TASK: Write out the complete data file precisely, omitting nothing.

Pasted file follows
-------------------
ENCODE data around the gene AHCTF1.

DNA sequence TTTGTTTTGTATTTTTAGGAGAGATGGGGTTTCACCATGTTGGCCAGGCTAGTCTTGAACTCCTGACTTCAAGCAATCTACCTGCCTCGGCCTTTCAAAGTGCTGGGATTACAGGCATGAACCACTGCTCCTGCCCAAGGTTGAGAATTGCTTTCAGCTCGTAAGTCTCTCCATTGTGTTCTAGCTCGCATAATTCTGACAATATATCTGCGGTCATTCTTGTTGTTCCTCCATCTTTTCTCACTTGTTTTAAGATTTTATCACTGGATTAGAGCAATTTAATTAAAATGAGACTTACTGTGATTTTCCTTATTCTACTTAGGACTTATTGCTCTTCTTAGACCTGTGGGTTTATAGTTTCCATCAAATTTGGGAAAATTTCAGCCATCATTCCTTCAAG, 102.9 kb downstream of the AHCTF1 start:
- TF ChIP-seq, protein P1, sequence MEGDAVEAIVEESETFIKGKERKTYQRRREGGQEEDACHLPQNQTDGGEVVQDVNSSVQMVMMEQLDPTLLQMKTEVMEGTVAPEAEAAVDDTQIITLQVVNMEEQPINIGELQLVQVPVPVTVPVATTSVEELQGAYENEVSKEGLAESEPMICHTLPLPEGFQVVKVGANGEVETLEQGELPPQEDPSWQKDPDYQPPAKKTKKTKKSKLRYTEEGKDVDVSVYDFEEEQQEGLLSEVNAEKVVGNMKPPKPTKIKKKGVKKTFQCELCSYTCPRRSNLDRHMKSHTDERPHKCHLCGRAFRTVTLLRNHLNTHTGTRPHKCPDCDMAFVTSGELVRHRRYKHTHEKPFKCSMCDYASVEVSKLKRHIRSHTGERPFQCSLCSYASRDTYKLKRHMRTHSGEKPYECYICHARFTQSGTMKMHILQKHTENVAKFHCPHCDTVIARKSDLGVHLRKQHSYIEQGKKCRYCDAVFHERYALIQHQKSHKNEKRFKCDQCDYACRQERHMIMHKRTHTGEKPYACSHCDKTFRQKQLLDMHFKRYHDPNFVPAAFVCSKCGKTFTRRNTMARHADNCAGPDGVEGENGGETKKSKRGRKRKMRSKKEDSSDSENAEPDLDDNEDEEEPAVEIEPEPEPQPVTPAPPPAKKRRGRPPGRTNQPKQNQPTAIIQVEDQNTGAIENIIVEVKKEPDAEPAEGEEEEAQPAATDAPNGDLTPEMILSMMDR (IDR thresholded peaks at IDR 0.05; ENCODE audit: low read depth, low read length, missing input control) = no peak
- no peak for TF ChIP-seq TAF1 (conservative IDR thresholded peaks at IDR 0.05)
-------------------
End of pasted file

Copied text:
ENCODE data around the gene AHCTF1.

DNA sequence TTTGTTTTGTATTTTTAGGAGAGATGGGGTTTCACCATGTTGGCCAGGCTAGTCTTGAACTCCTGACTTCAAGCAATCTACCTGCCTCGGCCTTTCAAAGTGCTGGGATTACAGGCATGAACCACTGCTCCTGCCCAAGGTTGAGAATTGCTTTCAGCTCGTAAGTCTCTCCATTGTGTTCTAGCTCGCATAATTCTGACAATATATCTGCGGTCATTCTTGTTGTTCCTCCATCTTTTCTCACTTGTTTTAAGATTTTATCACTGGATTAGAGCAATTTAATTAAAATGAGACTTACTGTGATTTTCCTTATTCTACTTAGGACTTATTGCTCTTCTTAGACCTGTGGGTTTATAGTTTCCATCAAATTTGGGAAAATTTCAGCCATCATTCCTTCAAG, 102.9 kb downstream of the AHCTF1 start:
- TF ChIP-seq, protein P1, sequence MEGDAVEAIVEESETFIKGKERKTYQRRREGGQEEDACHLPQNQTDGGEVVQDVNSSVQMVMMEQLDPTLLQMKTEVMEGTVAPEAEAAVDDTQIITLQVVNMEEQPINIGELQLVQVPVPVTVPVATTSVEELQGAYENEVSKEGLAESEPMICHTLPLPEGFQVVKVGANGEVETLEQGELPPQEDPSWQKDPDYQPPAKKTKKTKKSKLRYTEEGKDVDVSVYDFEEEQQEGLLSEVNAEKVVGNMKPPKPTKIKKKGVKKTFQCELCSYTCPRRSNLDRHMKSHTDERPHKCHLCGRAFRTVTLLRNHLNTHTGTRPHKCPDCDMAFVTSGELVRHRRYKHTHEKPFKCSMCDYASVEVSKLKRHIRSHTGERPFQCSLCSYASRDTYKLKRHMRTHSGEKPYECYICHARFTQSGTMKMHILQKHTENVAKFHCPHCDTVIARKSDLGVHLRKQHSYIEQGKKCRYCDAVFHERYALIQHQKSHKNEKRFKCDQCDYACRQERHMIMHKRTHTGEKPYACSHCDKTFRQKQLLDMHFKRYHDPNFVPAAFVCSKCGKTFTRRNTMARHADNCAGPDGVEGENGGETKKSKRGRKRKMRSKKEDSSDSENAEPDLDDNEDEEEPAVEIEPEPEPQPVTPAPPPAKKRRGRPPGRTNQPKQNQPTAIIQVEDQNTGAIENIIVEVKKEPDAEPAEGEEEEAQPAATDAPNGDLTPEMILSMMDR (IDR thresholded peaks at IDR 0.05; ENCODE audit: low read depth, low read length, missing input control) = no peak
- no peak for TF ChIP-seq TAF1 (conservative IDR thresholded peaks at IDR 0.05)